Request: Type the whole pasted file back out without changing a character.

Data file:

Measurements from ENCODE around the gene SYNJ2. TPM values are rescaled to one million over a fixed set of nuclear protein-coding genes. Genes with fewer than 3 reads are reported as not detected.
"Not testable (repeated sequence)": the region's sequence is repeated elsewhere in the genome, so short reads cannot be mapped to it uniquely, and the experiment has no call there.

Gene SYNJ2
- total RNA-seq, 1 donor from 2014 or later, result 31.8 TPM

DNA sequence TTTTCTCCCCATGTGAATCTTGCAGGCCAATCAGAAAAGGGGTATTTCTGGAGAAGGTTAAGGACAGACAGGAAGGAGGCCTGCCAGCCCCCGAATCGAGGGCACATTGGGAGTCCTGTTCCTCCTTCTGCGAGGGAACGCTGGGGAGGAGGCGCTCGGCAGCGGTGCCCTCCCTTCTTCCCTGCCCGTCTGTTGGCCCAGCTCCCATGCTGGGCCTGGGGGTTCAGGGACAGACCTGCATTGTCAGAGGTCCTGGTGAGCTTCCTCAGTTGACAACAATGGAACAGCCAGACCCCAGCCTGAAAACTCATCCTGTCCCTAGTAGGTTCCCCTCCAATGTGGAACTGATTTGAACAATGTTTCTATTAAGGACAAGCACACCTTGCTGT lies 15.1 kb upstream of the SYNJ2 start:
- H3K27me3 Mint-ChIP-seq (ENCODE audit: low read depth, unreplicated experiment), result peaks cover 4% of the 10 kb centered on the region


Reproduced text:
Measurements from ENCODE around the gene SYNJ2. TPM values are rescaled to one million over a fixed set of nuclear protein-coding genes. Genes with fewer than 3 reads are reported as not detected.
"Not testable (repeated sequence)": the region's sequence is repeated elsewhere in the genome, so short reads cannot be mapped to it uniquely, and the experiment has no call there.

Gene SYNJ2
- total RNA-seq, 1 donor from 2014 or later, result 31.8 TPM

DNA sequence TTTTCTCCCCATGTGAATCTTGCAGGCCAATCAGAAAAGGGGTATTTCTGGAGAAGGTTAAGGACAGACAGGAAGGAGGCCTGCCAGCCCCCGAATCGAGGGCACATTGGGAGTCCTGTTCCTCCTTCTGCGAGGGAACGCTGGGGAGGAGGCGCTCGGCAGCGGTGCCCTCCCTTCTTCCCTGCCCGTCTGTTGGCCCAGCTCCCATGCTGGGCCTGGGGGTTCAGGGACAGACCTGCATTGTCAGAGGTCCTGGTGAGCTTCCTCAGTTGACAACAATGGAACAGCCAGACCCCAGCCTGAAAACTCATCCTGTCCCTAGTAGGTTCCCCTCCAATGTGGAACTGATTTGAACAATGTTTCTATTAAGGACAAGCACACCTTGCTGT lies 15.1 kb upstream of the SYNJ2 start:
- H3K27me3 Mint-ChIP-seq (ENCODE audit: low read depth, unreplicated experiment), result peaks cover 4% of the 10 kb centered on the region